HABITAT FRAGMENTATION AS A THREAT TO RAINFORESTS
By Rhett Butler
| Last updated July 31, 2012
Habitat fragmentation is a serious threat to biodiversity and patches of forest worldwide (also see
sections 9 and 10). As great expanses of forest are increasingly chopped into smaller blocks, edge effects alter the the flora and fauna of forests. Fragmented patches of forest are subject to drying winds that increase the frequency of tree falls. Tree falls tear gaps in the canopy, destroying its function of moderating the humidity, temperature, and heat conditions of the forest floor. These changes affect the species that inhabit the forest patch, usually reducing diversity. Many rare species that dwell in the deep primary forest are unable to cope with the new conditions and are replaced by more common, weedier species. The drier forest conditions also mean that agricultural fires set in the surrounding scrubland and savanna are more likely to burn through the forest patch. During the Indonesian and Brazilian fires of 1997 and 1998, such forest patches went up in smoke at an alarming rate. Fragmented forests also suffer a loss of biomass—up to 36 percent—in the first few years after fragmentation.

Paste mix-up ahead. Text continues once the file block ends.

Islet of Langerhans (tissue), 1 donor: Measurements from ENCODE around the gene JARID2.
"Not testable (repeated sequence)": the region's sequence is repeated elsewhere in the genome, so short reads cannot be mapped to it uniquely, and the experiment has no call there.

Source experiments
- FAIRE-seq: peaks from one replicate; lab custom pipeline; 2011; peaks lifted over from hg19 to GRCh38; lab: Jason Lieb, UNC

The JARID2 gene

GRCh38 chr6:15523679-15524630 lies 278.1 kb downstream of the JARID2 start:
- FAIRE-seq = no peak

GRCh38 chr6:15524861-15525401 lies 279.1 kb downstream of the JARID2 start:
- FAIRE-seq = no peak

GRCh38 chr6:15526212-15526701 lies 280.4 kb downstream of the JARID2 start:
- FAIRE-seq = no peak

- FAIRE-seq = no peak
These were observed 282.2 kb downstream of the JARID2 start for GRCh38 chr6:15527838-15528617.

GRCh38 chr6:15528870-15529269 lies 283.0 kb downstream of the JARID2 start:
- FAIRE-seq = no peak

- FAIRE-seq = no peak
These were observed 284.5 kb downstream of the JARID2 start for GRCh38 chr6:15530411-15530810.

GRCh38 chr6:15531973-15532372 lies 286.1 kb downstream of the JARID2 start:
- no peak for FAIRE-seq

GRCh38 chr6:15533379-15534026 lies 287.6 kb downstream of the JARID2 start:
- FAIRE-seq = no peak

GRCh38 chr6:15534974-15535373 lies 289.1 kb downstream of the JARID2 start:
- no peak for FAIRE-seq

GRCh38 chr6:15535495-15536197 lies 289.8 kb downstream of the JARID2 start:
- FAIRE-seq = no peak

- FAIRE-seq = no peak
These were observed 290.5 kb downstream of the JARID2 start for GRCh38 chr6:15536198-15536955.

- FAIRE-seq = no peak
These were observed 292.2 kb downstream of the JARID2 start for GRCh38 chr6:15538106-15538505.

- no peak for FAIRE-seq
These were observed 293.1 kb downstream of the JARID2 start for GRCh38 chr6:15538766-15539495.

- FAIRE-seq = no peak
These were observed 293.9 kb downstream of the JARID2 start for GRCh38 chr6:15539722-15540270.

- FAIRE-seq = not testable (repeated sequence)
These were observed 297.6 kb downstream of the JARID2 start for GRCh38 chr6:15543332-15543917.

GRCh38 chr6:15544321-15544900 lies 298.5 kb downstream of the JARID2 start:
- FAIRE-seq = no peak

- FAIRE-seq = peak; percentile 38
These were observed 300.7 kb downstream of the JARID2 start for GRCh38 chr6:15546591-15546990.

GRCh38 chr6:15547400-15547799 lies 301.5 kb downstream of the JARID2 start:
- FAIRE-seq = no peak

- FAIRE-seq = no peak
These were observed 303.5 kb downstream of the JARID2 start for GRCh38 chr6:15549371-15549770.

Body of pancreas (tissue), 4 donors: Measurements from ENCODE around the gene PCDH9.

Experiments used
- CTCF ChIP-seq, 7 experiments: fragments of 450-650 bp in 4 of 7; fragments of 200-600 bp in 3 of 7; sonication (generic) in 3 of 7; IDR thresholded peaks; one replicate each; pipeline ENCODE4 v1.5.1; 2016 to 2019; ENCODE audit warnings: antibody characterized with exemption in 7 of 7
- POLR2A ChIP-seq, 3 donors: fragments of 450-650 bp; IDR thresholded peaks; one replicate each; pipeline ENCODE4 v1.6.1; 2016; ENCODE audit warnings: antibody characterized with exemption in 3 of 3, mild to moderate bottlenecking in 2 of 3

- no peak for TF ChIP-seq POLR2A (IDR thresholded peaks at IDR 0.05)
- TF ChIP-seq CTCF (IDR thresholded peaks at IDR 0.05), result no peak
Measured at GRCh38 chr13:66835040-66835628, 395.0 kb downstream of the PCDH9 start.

More information on fragmentation >>
- Why is forest fragmentation bad for rainforest biodiversity?
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Based on studies in the Amazon, W.F. Laurance concludes fragmented forests may lose up to 36% of their biomass in the first few years after fragmentation ("Dynamics and biomass of Amazonian forest fragments," ITTO Tropical Forest Update Vol. 8 no. 1, 1998).
A survey of human disturbance of world ecosystems is found in L. Hannah, et al. "A Preliminary Inventory of Human Disturbance of World Ecosystems," Ambio Vol. 23 No. 4-5, July 1994.